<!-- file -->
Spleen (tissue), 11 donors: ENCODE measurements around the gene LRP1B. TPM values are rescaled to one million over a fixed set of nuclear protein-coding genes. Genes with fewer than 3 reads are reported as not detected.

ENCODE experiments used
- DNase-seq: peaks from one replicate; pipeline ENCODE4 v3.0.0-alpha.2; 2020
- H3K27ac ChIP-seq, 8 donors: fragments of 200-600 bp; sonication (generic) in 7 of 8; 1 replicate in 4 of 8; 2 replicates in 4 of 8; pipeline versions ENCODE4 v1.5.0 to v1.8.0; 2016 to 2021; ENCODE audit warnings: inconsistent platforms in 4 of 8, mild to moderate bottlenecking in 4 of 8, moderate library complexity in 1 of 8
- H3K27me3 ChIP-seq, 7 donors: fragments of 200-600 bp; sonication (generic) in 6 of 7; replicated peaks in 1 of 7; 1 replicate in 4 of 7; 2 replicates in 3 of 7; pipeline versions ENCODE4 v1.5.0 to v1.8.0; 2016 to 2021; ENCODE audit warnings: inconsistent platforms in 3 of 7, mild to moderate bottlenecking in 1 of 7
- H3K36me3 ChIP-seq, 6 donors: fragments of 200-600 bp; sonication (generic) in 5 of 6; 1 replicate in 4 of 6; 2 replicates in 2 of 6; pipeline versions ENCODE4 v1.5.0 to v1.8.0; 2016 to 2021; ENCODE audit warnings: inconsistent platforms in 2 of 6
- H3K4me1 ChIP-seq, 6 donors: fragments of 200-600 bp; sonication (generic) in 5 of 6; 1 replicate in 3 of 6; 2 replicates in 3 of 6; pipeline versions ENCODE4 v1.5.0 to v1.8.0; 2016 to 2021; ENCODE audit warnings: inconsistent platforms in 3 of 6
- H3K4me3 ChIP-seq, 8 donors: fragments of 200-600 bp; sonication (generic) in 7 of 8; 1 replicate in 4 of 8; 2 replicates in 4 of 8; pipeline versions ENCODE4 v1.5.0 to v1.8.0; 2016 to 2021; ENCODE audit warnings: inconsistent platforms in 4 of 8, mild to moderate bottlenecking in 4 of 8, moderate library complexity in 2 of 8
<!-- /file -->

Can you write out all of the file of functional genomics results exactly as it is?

Spleen (tissue), 11 donors: ENCODE measurements around the gene LRP1B. TPM values are rescaled to one million over a fixed set of nuclear protein-coding genes. Genes with fewer than 3 reads are reported as not detected.

ENCODE experiments used
- DNase-seq: peaks from one replicate; pipeline ENCODE4 v3.0.0-alpha.2; 2020
- H3K27ac ChIP-seq, 8 donors: fragments of 200-600 bp; sonication (generic) in 7 of 8; 1 replicate in 4 of 8; 2 replicates in 4 of 8; pipeline versions ENCODE4 v1.5.0 to v1.8.0; 2016 to 2021; ENCODE audit warnings: inconsistent platforms in 4 of 8, mild to moderate bottlenecking in 4 of 8, moderate library complexity in 1 of 8
- H3K27me3 ChIP-seq, 7 donors: fragments of 200-600 bp; sonication (generic) in 6 of 7; replicated peaks in 1 of 7; 1 replicate in 4 of 7; 2 replicates in 3 of 7; pipeline versions ENCODE4 v1.5.0 to v1.8.0; 2016 to 2021; ENCODE audit warnings: inconsistent platforms in 3 of 7, mild to moderate bottlenecking in 1 of 7
- H3K36me3 ChIP-seq, 6 donors: fragments of 200-600 bp; sonication (generic) in 5 of 6; 1 replicate in 4 of 6; 2 replicates in 2 of 6; pipeline versions ENCODE4 v1.5.0 to v1.8.0; 2016 to 2021; ENCODE audit warnings: inconsistent platforms in 2 of 6
- H3K4me1 ChIP-seq, 6 donors: fragments of 200-600 bp; sonication (generic) in 5 of 6; 1 replicate in 3 of 6; 2 replicates in 3 of 6; pipeline versions ENCODE4 v1.5.0 to v1.8.0; 2016 to 2021; ENCODE audit warnings: inconsistent platforms in 3 of 6
- H3K4me3 ChIP-seq, 8 donors: fragments of 200-600 bp; sonication (generic) in 7 of 8; 1 replicate in 4 of 8; 2 replicates in 4 of 8; pipeline versions ENCODE4 v1.5.0 to v1.8.0; 2016 to 2021; ENCODE audit warnings: inconsistent platforms in 4 of 8, mild to moderate bottlenecking in 4 of 8, moderate library complexity in 2 of 8